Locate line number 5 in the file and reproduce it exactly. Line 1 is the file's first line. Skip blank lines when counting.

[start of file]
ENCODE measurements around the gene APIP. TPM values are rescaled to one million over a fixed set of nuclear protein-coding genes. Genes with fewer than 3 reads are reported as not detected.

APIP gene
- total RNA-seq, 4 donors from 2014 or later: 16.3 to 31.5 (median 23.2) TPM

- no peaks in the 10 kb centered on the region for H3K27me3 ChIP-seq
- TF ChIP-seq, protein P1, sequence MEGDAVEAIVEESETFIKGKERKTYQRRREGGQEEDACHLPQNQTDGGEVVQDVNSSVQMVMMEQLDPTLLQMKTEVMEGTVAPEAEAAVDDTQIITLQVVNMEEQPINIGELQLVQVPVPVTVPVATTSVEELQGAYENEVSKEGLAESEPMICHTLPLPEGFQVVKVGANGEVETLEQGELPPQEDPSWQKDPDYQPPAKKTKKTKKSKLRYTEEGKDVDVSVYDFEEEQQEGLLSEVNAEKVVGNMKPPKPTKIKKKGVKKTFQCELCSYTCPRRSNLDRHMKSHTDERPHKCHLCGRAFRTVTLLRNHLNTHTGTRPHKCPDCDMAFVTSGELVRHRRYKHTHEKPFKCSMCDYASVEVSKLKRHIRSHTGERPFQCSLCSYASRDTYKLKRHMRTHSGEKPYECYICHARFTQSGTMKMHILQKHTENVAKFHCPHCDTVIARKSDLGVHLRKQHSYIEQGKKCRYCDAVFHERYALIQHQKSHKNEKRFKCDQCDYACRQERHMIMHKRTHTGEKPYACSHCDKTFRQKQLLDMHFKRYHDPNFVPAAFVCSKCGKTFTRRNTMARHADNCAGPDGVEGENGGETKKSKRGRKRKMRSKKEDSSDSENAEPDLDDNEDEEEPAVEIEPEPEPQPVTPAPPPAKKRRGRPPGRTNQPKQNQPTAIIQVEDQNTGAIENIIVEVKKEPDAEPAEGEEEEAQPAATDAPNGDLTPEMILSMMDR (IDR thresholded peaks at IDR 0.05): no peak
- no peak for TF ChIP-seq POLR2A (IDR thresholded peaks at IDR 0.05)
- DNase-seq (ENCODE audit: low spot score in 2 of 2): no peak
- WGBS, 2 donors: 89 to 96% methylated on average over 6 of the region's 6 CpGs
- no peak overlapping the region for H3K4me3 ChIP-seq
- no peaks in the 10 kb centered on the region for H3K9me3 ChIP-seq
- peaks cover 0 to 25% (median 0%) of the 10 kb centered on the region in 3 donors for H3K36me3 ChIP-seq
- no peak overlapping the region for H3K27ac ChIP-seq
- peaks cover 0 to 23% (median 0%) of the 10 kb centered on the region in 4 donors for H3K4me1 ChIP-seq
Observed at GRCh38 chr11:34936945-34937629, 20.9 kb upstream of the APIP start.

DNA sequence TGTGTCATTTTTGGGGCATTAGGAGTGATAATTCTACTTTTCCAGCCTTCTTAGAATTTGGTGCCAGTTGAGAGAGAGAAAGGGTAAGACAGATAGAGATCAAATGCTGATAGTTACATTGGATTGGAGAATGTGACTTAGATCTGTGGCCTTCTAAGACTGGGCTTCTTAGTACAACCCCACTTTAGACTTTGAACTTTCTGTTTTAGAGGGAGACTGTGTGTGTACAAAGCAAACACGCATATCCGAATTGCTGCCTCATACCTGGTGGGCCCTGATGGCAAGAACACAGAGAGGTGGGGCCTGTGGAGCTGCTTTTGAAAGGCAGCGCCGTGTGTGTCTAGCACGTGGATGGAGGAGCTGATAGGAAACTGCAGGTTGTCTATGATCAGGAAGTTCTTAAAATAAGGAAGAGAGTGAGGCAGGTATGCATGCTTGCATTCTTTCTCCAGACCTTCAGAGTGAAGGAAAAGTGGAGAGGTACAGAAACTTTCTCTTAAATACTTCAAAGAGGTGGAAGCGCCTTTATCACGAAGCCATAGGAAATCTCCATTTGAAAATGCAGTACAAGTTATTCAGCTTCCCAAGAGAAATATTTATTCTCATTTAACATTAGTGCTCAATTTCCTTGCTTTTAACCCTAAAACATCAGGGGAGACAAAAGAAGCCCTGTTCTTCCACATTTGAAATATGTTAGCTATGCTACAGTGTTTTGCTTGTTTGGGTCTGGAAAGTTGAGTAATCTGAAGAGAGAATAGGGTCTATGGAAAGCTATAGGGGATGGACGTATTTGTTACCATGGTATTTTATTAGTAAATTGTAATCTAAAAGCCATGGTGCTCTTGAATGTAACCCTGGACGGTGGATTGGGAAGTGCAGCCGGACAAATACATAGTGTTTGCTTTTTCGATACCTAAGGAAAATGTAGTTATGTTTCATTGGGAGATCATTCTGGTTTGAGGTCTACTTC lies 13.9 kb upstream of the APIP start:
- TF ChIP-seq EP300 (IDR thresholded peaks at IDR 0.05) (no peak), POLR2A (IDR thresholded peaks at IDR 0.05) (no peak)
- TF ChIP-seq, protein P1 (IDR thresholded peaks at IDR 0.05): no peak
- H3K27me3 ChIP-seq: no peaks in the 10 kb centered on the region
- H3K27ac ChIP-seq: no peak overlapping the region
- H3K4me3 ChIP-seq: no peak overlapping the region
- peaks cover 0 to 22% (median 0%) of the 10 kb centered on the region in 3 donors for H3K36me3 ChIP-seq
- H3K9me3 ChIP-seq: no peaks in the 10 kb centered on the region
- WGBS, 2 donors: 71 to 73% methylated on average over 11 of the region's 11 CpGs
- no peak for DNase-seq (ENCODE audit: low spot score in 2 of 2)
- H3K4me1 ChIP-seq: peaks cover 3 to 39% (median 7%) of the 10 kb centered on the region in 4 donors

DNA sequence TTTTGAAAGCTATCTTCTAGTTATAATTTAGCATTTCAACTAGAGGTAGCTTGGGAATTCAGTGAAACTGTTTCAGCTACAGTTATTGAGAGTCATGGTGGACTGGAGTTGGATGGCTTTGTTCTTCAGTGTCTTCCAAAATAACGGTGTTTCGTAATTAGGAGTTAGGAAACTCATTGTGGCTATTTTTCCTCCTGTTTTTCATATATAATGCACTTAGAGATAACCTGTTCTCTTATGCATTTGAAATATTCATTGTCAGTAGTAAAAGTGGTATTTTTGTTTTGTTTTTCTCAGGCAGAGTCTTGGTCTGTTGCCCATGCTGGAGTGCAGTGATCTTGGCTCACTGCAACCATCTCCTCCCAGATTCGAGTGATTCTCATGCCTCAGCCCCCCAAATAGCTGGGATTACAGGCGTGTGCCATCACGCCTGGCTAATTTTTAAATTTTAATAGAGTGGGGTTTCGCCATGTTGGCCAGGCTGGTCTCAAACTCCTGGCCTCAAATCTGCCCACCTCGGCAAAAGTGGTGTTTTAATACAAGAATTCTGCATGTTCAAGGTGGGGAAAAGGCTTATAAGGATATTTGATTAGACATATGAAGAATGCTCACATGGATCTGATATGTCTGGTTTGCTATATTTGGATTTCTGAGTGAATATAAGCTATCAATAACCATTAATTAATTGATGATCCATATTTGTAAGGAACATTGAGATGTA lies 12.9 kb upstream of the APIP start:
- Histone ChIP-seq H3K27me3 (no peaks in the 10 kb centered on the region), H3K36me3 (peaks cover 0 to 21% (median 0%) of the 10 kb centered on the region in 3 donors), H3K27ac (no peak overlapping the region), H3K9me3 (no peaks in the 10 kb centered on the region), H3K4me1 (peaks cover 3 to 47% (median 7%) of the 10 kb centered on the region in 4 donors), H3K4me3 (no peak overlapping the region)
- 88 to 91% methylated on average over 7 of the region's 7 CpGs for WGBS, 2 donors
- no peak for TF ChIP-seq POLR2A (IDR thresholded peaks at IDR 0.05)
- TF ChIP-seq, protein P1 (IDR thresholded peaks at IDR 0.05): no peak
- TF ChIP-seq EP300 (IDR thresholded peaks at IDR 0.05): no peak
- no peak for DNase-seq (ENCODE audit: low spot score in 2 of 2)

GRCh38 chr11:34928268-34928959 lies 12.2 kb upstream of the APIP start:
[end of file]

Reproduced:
- TF ChIP-seq, protein P1, sequence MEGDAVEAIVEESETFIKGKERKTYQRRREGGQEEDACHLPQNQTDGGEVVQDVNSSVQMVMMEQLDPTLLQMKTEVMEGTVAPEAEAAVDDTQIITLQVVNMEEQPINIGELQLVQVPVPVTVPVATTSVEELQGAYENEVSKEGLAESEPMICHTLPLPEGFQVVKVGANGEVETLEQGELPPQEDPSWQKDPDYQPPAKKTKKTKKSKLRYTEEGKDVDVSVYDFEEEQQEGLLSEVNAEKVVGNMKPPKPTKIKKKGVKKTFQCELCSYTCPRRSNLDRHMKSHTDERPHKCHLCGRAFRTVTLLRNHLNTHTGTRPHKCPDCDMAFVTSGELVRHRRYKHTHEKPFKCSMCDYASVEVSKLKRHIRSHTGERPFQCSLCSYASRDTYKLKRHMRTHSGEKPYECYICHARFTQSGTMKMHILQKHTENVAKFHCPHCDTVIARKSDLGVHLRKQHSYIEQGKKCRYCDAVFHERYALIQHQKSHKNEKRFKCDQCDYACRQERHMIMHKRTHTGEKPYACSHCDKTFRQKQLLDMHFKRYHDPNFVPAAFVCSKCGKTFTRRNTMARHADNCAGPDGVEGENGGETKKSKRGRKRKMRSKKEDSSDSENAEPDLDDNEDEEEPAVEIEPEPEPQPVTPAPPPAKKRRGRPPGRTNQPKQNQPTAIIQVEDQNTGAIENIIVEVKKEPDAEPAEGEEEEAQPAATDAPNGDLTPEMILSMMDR (IDR thresholded peaks at IDR 0.05): no peak